Fire and Ice: California drought, Polar Vortex, and climate change

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Wednesday, 7 January 2015
Shih-Yu (Simon) Wang, Utah State University, Logan, UT; and L. E. Hipps, R. Gillies, and J. H. Yoon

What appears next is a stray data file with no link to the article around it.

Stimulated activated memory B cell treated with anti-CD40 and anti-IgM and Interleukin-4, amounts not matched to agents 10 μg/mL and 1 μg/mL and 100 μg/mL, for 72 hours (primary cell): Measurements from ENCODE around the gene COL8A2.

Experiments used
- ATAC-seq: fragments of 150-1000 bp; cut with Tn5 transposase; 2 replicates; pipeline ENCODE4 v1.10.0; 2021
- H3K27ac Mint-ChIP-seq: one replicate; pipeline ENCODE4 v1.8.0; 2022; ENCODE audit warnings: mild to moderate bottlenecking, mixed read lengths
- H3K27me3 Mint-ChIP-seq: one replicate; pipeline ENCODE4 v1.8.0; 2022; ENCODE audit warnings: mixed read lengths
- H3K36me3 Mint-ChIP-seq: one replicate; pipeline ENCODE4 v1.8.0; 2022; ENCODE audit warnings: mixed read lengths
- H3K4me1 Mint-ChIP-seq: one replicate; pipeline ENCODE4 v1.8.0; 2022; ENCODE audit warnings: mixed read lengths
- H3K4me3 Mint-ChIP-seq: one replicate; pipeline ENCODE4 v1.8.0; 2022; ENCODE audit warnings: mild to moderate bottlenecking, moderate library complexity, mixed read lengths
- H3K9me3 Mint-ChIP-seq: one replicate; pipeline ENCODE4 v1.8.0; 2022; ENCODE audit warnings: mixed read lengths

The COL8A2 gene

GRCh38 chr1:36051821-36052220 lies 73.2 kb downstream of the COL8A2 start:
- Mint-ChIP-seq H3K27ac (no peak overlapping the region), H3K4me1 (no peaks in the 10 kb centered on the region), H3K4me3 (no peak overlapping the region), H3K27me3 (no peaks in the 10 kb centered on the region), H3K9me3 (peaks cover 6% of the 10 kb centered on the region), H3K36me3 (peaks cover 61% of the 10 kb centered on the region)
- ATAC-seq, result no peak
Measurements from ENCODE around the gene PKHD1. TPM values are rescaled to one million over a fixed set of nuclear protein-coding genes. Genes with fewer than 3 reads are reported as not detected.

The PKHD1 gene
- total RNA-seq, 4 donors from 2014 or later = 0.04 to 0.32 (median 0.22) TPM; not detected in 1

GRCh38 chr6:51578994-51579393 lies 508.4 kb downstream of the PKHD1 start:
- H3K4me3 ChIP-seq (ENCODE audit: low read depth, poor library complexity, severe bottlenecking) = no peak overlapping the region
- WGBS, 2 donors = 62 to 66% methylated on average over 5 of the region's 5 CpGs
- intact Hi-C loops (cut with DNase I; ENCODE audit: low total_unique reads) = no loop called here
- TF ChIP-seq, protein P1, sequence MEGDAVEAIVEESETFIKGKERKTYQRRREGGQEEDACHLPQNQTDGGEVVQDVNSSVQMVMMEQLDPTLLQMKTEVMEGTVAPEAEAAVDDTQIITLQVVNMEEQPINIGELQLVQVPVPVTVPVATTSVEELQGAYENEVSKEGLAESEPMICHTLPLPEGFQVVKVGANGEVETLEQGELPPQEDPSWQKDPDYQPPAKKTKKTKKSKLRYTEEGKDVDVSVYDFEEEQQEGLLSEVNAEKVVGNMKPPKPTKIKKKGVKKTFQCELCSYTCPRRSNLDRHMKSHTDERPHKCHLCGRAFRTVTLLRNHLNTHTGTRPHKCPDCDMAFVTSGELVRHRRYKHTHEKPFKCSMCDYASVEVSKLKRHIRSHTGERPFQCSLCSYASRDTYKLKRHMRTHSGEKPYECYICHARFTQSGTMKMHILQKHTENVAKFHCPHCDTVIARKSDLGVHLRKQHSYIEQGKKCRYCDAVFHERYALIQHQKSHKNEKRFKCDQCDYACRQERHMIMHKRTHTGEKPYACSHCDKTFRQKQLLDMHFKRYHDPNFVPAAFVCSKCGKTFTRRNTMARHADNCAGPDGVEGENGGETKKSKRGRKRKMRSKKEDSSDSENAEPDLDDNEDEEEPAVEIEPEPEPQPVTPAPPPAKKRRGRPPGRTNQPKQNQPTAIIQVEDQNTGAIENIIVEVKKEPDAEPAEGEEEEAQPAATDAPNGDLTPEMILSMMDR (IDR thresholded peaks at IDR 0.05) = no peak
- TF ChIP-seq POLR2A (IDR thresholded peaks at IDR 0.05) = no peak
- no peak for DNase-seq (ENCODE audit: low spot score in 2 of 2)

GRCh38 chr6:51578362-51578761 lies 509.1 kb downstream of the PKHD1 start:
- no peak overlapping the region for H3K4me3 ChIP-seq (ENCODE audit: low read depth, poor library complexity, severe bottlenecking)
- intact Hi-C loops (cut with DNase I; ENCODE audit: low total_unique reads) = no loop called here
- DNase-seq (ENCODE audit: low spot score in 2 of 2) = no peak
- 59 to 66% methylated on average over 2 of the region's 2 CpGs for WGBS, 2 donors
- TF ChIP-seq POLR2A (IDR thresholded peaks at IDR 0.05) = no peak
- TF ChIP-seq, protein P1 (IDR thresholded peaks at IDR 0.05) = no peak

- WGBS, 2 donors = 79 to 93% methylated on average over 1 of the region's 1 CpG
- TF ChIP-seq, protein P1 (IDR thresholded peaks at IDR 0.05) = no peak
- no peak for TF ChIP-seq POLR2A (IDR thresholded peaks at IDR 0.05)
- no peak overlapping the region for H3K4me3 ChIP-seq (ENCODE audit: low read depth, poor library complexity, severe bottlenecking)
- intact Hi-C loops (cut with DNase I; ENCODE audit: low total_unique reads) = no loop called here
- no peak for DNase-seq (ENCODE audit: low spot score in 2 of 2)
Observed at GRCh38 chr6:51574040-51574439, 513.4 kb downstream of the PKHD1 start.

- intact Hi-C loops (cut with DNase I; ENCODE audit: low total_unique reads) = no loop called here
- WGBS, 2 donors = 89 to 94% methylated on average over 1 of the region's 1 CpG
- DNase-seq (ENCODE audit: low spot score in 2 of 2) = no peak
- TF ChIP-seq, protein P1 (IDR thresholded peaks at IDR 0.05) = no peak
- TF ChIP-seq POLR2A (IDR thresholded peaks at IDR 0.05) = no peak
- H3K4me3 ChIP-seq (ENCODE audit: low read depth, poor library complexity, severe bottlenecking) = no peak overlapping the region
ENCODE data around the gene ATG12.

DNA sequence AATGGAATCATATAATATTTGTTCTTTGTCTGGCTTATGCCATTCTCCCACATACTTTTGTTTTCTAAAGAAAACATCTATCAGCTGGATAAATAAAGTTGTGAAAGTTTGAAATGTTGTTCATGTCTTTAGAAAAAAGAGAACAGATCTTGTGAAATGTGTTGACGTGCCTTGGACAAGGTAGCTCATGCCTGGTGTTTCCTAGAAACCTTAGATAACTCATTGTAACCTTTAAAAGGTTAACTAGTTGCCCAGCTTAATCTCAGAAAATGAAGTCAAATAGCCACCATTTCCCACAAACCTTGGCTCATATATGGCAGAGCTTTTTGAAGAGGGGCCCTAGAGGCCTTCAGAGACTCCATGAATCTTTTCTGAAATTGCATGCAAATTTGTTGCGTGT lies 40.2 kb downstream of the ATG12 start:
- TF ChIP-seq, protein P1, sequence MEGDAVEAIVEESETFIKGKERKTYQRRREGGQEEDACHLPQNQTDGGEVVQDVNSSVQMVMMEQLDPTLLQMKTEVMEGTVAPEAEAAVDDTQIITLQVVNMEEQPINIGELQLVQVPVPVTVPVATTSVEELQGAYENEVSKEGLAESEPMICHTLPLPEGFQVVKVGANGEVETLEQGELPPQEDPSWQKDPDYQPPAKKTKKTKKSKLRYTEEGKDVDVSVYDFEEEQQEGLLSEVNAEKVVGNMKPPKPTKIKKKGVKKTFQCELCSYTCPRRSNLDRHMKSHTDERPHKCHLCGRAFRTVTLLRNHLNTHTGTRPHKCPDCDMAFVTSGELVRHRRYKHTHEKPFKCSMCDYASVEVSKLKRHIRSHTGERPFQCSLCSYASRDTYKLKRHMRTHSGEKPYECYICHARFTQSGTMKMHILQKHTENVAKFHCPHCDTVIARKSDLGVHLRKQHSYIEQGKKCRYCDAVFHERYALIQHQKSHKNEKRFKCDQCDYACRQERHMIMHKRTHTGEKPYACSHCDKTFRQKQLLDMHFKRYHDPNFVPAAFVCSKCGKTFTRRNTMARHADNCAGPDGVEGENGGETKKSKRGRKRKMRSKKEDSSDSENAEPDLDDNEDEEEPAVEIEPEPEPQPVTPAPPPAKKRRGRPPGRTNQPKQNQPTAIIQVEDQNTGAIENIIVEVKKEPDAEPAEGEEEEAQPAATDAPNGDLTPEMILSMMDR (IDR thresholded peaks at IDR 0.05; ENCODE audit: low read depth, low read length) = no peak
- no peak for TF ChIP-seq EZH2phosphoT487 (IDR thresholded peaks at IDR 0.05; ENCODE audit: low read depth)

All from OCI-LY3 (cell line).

The 2013–2014 California drought was initiated by an anomalous high-amplitude ridge system. The anomalous ridge was investigated using reanalysis data and the Community Earth System Model (CESM). It was found that the ridge emerged from continual sources of Rossby wave energy in the western North Pacific starting in late summer and subsequently intensified into winter. The ridge generated a surge of wave energy downwind and deepened further the trough over the northeast U.S., forming a dipole (see figure). The dipole and associated circulation pattern is not linked directly with either El Niño–Southern Oscillation (ENSO) or Pacific Decadal Oscillation; instead, it is correlated with a type of ENSO precursor. The connection between the dipole and ENSO precursor has become stronger since the 1970s, and this is attributed to increased greenhouse gas loading as simulated by the CESM. Therefore, there is a traceable anthropogenic warming footprint in the enormous intensity of the anomalous ridge during winter 2013–2014 and the associated drought. When projecting for the future, the large-member ensemble simulations of CESM indicated increases in fire counts and extreme drought occurrences, both of which are increasingly linked to the ENSO cycle. [ ref., Wang, S.-Y., L. Hipps, R. R. Gillies, and J.-H. Yoon (2014), Probable causes of the abnormal ridge accompanying the 2013–2014 California drought: ENSO precursor and anthropogenic warming footprint, Geophys. Res. Lett., 41, 3220–3226, doi:10.1002/2014GL059748. ]